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Anesthesia was reversed with injection neostigmine 0.5 mg IV and injection glycopyrrolate 0.1 mg IV. The trachea was extubated when the patient was awake. Postextubation, the child was awake crying, and the chest-bilateral air entry presented with added conducted sounds in the right apex. The child was discharged from the ward on day 4 in stable condition.
| Discussion|| |
In the present case report, we observed subtotal airway obstruction by a peanut at the level of the carina in an infant. The smaller-sized airway in an infant, the vegetative nature of FB, controlled ventilation, and surgeons' manipulation attributed to near subtotal respiratory obstruction leading to a near “cannot ventilate situation” in the present case.
Promptness is essential to avoid possible serious complications such as pneumonia, atelectasis, and bronchiectasis with FBA. The most important elements in diagnosing FBA are awareness, adequate history taking, and thorough clinical examination. Rigid bronchoscopy is the treatment for FB removal. Given the shared use of the airways by the surgeon and the anesthesiologist, bronchoscopy is a challenging procedure requiring experienced teams with an efficient method of intercommunication and well planning of the anesthesia and bronchoscopy ahead of the procedures.
Peanut FB is a common and hazardous FB. Its oil leads to airway inflammation and edema. It expands with moisture and may fragment into multiple pieces. It is located most commonly in the right mainstem bronchus (55%–70%), left bronchus (20%–30%), and trachea (7%). Carinal FB has been reported less often and is more dangerous, leading to bilateral bronchus obstruction. This is a tricky position for FB impaction in children as it swells, and due to a small-sized airway, it may lead to subtotal or complete airway obstruction leading to a near “cannot ventilate situation.”
Spontaneous ventilation has been advocated conventionally, but was found to be associated with the risk of coughing, involuntary movement of the patient, laryngeal spasm, and trauma. Controlled ventilation abolishes these reflexes and facilitates the removal of FB. However, there is a theoretical risk of migration of FB like in the present case. Various reviews have shown no advantage of spontaneous ventilation over controlled ventilation, and the literature has revealed a high rate of conversion to controlled ventilation. Another study of 13,000 patients reports that there is no apparent reason to avoid muscle relaxants during rigid bronchoscopy. Our patient, when presented, was already in severe respiratory distress with respiratory muscle fatigue due to the 2-day-long history. Thus, we preferred controlled ventilation.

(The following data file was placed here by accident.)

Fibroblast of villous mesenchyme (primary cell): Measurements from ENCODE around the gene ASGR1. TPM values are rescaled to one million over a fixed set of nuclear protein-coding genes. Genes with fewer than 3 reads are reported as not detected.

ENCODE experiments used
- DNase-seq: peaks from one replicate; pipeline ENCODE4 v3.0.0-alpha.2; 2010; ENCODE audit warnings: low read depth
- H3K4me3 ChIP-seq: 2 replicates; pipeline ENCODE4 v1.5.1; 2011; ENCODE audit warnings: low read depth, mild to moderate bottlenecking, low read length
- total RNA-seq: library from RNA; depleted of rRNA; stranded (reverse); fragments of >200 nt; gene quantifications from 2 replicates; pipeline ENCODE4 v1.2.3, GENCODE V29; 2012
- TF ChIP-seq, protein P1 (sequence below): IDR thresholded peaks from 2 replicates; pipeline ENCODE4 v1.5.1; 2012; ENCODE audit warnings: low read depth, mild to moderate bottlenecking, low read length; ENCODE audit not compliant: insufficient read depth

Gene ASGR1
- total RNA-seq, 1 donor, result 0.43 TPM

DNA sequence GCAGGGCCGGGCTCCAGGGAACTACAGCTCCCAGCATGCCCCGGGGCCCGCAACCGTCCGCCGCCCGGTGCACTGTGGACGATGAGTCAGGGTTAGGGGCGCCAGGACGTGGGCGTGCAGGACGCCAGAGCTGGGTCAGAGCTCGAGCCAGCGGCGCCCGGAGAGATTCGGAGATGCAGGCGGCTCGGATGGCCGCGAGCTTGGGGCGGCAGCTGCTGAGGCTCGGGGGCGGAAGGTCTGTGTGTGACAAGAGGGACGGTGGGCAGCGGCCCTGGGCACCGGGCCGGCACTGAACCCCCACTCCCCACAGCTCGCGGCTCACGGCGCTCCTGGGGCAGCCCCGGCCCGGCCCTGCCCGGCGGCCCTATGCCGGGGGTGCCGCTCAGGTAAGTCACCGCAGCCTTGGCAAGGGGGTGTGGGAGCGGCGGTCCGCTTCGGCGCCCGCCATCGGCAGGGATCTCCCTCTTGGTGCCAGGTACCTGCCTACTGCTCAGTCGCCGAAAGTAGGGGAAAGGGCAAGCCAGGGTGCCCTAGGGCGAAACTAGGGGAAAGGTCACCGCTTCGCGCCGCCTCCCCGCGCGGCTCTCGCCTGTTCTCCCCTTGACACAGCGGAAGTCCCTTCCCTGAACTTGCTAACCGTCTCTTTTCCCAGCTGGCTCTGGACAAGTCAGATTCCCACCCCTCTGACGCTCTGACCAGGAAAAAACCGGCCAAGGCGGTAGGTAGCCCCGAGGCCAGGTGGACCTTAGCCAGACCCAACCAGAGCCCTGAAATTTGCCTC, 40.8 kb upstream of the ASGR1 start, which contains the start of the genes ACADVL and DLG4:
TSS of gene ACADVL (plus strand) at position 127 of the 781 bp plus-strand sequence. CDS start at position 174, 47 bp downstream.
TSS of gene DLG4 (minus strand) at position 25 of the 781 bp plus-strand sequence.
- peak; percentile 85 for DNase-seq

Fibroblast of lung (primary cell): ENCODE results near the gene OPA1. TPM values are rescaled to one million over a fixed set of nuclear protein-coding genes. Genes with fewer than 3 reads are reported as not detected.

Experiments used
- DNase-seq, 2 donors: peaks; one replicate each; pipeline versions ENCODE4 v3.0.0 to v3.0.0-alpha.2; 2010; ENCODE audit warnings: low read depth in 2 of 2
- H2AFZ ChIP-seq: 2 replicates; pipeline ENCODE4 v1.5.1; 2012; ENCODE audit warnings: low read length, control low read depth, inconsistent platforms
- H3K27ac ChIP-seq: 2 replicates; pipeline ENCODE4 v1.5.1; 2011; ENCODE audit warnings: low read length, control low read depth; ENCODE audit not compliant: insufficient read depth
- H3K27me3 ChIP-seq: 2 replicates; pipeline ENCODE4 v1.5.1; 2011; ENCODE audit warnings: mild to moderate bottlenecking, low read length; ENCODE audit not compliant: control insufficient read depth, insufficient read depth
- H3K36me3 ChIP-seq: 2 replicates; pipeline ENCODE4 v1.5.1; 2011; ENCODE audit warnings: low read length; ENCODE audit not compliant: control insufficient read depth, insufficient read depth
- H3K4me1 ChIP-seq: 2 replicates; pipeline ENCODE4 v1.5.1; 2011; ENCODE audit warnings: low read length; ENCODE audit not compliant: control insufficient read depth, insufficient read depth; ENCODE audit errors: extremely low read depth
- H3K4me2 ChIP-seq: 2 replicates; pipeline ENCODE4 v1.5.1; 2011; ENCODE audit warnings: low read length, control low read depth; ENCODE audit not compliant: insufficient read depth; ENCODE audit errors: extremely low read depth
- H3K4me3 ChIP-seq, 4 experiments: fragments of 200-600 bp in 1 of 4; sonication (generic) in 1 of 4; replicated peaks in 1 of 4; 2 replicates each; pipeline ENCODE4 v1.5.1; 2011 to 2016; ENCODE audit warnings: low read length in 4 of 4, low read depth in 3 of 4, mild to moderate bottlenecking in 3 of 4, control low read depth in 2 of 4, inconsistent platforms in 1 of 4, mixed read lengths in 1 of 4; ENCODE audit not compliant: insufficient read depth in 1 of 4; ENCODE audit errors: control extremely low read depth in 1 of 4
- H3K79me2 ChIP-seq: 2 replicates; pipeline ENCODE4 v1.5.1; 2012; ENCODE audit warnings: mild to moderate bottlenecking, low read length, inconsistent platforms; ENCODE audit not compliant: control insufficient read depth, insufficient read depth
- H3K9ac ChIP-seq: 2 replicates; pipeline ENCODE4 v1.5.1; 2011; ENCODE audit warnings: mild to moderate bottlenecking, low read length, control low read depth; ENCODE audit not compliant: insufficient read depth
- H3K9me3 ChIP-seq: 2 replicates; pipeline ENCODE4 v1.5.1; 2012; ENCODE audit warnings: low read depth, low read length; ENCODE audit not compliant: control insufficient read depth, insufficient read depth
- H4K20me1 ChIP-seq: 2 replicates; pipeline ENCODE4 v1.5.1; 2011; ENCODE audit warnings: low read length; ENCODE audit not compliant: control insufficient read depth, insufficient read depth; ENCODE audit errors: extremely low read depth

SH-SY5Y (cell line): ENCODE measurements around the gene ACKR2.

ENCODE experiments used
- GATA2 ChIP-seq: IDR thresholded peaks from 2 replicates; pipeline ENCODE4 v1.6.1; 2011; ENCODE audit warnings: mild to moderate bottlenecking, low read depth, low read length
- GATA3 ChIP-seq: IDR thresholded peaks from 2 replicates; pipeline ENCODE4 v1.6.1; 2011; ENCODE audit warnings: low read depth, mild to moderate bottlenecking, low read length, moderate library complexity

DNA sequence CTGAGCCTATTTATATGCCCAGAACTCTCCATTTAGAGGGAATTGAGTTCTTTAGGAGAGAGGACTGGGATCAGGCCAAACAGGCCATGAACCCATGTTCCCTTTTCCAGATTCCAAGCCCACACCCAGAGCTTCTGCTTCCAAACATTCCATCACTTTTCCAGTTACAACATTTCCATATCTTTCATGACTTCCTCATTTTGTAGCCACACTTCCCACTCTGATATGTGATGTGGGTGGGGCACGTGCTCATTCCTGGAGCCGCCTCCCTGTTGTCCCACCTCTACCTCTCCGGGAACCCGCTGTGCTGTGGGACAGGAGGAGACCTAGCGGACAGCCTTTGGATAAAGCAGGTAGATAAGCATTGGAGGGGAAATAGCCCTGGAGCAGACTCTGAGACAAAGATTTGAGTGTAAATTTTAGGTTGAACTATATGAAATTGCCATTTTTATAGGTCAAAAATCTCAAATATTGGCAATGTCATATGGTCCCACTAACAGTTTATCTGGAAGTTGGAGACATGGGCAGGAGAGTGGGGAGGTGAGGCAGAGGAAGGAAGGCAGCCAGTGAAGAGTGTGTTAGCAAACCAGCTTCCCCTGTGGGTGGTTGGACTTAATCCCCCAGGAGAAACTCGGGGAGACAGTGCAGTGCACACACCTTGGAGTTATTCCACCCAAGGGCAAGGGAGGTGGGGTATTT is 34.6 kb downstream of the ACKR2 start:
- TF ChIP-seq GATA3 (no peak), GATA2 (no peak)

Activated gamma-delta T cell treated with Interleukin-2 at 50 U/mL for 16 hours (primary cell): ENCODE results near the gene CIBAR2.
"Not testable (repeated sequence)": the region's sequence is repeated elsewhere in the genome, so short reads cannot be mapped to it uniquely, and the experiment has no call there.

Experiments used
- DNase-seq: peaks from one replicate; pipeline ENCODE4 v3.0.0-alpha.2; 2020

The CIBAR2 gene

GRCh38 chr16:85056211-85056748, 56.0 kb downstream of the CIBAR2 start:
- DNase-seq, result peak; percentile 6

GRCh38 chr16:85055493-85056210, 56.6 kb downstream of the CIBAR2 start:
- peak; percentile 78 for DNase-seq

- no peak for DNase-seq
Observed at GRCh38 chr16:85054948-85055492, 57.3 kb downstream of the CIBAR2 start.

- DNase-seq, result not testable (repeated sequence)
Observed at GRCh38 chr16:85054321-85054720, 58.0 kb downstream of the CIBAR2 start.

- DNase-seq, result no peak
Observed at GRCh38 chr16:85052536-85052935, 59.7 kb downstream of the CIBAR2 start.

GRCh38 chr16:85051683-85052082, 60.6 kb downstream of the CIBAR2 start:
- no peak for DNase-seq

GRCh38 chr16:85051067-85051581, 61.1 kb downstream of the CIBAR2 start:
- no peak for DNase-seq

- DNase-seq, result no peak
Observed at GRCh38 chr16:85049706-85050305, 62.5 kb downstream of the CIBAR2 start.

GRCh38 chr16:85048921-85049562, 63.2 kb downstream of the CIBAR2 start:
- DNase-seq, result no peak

| Conclusion|| |
We observed subtotal airway obstruction by peanut as FB at the level of the carina in an infant. The attributing factors for subtotal airway obstruction are the smaller-sized airway in an infant, the vegetative nature of FB, controlled ventilation, and surgeons' manipulation, thus adopting gentle ventilation and caution while FB manipulation.
Declaration of patient consent
The authors certify that they have obtained all appropriate patient consent forms. In the form, the legal guardian has given his consent for images and other clinical information to be reported in the journal. The guardian understands that names and initials will not be published and due efforts will be made to conceal patient identity, but anonymity cannot be guaranteed.
Financial support and sponsorship
Conflicts of interest
There are no conflicts of interest.
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[Figure 1], [Figure 2], [Figure 3]